They’re actually most correctly called pergolas, but who could resist a title like that?…What?… Well, minus the snark, what I’m referring to is a training system for grapes. And when I say training system, I don’t mean a computer course for fruit, but rather the way that the trunks and canes of any given variety of grape are planted, pruned, shaped, staked, etc.
Most vines grown in more temperate climes are trained in literally dozens of variations of what might look to the untrained eye like shrubbery, with canes coming from the trunk in the round like an umbrella, or along horizontally strung wires like a menorah or just one half of a menorah, or like a fan, etc., all this according to the particular grape variety being grown, the needs of the vineyard manager, and the minute details of the terroir of the growing zone. In very hot climates, training systems called “bush” (very low to the ground and extensive) or “basket” (trained in coils directly on the earth, or onto low cylindrical wire frames) methods are employed to conserve precious water, and reduce the exposure of the fruit to the scorching sun.
But in the Lambrusco grape’s homeland of Emilia-Romagna, as mentioned above, it’s all about the pergola. For those unfamiliar with this ancient viticultural aid, it basically looks like a ladder elevated 7 or 8 feet in the air by four poles fixed at its corners. At one or more of these poles is a vine trunk that rises up along or even entwined around the pole, with the canes then woven through the “rungs” of the “ladder”. So why such a departure from the training norm? Three reasons. First, Lambrusco seems to like it that way. Lambrusco is an exceedingly ancient strain of vitis vinifera that has a somewhat unusual genetic signature, and it has been cultivated in this area for over 3,000 years, first by the Etruscans who would indulge Lambrusco’s love of climbing by training them up the trunks of trees. Second, the climate in Emilia-Romagna is fairly cool and very damp, so training the vines up onto pergolas allows air to pass all though the vines, keeping them dry, and therefore free of molds and rot. Finally, when grapes are fully ripened on a pergola they hang down through the “rungs”, putting them just above head level, making harvesting much quicker and easier than in any other (hand harvested) training system.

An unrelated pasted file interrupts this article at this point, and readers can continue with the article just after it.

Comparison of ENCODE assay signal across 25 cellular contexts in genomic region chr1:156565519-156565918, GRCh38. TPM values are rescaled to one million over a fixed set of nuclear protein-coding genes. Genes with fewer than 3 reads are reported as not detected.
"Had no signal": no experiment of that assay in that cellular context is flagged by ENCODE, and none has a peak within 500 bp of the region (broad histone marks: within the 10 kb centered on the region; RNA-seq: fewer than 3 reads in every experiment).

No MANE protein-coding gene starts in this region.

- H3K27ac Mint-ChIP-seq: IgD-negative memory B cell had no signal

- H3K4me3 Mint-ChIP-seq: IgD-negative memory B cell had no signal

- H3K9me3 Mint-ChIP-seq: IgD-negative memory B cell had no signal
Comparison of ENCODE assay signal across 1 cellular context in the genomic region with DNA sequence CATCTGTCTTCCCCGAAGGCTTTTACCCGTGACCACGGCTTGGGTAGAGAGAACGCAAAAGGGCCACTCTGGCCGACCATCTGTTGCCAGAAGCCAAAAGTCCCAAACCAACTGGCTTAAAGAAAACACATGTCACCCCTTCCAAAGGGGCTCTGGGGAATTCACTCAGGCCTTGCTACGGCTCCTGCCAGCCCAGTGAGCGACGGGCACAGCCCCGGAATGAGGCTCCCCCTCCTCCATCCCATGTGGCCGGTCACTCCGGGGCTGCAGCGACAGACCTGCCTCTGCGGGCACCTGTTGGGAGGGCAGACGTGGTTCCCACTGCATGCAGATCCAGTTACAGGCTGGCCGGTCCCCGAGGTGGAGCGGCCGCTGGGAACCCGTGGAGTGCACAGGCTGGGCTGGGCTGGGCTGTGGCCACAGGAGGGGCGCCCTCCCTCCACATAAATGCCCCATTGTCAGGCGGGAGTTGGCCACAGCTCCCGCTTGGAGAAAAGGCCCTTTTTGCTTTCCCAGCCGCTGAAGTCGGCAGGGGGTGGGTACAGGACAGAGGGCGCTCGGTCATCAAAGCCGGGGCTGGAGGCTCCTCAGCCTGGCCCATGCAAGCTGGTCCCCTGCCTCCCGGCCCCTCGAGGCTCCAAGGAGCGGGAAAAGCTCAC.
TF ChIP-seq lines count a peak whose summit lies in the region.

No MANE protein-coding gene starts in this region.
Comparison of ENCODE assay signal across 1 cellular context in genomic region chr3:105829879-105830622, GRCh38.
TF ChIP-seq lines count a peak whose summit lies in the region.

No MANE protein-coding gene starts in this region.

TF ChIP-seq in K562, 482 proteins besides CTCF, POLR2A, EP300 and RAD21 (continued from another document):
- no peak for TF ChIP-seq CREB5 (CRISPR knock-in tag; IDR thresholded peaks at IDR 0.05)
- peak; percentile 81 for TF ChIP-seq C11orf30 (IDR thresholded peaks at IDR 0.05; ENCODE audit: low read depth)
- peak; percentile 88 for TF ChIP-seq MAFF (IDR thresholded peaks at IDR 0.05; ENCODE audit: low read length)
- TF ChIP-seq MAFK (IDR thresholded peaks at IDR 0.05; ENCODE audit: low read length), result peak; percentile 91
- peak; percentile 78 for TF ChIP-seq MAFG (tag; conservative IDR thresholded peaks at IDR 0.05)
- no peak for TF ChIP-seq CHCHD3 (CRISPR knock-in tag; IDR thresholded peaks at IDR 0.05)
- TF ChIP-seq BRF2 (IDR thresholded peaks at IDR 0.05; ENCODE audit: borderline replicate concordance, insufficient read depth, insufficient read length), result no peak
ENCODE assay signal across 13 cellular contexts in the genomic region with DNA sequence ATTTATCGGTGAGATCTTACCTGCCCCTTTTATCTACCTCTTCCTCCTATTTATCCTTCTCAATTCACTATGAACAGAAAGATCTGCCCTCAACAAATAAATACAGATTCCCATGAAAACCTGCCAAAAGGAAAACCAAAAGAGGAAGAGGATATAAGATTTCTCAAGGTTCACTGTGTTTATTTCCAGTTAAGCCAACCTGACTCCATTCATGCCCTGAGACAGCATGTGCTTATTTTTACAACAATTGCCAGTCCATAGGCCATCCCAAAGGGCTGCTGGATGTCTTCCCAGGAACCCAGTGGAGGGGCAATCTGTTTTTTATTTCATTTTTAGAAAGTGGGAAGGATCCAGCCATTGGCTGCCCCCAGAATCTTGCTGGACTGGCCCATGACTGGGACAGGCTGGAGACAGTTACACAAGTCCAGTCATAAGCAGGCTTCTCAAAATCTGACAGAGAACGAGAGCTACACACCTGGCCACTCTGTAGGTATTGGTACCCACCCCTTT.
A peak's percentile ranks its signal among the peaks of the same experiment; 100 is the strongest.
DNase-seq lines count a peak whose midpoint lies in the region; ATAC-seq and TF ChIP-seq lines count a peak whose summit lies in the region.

In the glass, Lambrusco is typically colored a very deep shade of purple, with lots of earthy, wild fruit flavors, with very high levels of acidity that is further accentuated by the fact that this wine is nearly always produced as a frothy sparkling wine, with low levels of alcohol (typically 10%-12%). All these attributes make Lambrusco a perfect match for earthy, hearty dishes, and even more so, the very rich and complex cuisine of Emilia. So with this in mind, I made a soup with a deep and rich beef broth with rice and smothered cabbage with the local Balsamic vinegar, and then a tray of baked crespelle (crepes) stuffed with shredded boiled beef and tomato paste, covered with a basic bechamel sauce.
Fiorini Lambrusco Grasparossa di Castelvetro “Terre al Sole” 2011
Completely opaque black/purple color with a bright and fine magenta froth. Quite an elegant and delicate nose for a Lambrusco with aromas of black cherry, raspberry, black walnuts, damp earth, wildflowers, cream soda, and a subtle black licorice note. The palate opens with very fine bubbles that pop out flavors of pink plums, myrtle berries, cocoa powder, coffee beans, and wild mushrooms in a very spunky but supremely well balanced frame. Long minerally finish.